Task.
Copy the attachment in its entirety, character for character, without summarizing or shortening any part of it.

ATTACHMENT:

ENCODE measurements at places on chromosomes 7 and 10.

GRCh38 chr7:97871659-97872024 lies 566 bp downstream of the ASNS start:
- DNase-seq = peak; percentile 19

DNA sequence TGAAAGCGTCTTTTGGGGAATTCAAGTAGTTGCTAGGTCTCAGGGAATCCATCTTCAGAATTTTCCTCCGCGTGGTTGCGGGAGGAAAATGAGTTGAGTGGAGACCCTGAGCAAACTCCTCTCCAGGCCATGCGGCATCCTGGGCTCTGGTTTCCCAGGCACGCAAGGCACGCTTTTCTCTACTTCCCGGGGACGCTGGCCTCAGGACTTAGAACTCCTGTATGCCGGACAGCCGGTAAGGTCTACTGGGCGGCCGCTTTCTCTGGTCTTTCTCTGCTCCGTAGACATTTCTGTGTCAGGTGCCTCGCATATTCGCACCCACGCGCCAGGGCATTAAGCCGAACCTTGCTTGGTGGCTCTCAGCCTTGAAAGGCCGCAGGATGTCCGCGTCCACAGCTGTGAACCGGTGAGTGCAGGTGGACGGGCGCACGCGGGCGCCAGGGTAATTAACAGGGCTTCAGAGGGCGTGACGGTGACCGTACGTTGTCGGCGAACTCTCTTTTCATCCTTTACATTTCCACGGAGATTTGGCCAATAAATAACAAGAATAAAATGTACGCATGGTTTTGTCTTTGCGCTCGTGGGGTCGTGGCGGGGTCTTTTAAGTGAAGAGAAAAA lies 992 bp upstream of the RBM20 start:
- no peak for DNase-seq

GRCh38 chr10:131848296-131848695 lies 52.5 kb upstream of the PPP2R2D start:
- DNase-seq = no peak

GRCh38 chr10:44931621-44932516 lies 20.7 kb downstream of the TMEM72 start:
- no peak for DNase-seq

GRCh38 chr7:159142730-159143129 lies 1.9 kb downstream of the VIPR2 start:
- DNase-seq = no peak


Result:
ENCODE measurements at places on chromosomes 7 and 10.

GRCh38 chr7:97871659-97872024 lies 566 bp downstream of the ASNS start:
- DNase-seq = peak; percentile 19

DNA sequence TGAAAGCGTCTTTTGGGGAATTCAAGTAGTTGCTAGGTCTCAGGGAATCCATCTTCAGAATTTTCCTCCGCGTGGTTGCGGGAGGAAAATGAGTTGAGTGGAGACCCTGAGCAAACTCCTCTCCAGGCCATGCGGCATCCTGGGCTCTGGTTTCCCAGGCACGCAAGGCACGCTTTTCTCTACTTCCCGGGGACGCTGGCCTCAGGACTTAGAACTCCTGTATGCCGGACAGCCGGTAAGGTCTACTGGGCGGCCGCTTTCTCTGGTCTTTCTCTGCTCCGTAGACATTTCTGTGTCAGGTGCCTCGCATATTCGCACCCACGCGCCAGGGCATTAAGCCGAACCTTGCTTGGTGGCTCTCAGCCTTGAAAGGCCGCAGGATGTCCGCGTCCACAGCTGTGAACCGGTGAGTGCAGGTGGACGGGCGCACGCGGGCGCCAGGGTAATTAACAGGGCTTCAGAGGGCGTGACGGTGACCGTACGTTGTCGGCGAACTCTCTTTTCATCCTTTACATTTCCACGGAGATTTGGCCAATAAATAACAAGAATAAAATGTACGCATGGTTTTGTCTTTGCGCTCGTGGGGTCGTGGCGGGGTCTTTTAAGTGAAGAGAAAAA lies 992 bp upstream of the RBM20 start:
- no peak for DNase-seq

GRCh38 chr10:131848296-131848695 lies 52.5 kb upstream of the PPP2R2D start:
- DNase-seq = no peak

GRCh38 chr10:44931621-44932516 lies 20.7 kb downstream of the TMEM72 start:
- no peak for DNase-seq

GRCh38 chr7:159142730-159143129 lies 1.9 kb downstream of the VIPR2 start:
- DNase-seq = no peak